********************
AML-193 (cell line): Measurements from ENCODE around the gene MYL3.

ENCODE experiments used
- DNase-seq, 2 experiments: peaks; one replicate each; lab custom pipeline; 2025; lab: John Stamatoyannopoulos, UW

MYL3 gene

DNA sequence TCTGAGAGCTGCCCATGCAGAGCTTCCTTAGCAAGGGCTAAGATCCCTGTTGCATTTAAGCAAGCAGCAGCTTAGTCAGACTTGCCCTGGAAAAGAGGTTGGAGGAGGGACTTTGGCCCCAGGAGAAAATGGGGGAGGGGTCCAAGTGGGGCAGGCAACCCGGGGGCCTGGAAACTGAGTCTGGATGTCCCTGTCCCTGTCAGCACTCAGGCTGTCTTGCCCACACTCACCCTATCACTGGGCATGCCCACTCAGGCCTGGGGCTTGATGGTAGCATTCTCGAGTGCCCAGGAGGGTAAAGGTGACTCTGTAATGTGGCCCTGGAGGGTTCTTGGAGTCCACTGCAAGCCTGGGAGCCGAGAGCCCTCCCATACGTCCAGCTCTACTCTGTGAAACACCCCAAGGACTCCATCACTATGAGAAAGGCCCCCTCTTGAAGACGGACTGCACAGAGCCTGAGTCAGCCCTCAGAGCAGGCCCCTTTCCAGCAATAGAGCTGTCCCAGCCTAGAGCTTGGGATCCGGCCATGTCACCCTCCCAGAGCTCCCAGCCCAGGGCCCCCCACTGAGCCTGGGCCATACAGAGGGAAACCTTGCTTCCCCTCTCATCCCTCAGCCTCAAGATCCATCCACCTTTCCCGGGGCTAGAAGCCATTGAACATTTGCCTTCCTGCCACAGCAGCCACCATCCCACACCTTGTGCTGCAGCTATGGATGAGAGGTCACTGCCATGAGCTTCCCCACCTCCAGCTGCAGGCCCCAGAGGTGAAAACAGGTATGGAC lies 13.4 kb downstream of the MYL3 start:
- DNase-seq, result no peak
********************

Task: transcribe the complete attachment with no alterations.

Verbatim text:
AML-193 (cell line): Measurements from ENCODE around the gene MYL3.

ENCODE experiments used
- DNase-seq, 2 experiments: peaks; one replicate each; lab custom pipeline; 2025; lab: John Stamatoyannopoulos, UW

MYL3 gene

DNA sequence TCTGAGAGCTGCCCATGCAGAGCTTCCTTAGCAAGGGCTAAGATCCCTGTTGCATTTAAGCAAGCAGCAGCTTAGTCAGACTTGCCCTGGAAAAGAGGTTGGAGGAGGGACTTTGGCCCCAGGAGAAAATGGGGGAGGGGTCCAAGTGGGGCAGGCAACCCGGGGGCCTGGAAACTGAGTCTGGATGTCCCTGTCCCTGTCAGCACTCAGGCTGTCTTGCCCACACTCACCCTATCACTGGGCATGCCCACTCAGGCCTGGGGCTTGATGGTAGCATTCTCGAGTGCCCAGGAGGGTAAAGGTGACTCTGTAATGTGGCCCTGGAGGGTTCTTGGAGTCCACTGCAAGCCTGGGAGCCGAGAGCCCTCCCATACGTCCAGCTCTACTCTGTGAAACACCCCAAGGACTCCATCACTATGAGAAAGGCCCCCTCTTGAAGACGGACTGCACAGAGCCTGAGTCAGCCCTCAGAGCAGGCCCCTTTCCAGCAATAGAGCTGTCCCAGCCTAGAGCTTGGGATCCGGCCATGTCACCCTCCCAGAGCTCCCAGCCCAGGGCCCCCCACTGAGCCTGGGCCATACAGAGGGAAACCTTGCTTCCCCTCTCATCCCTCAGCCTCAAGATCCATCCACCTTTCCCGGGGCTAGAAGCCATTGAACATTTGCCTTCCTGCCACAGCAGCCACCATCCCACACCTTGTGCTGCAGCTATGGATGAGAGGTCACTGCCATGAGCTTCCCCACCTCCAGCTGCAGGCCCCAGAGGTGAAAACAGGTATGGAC lies 13.4 kb downstream of the MYL3 start:
- DNase-seq, result no peak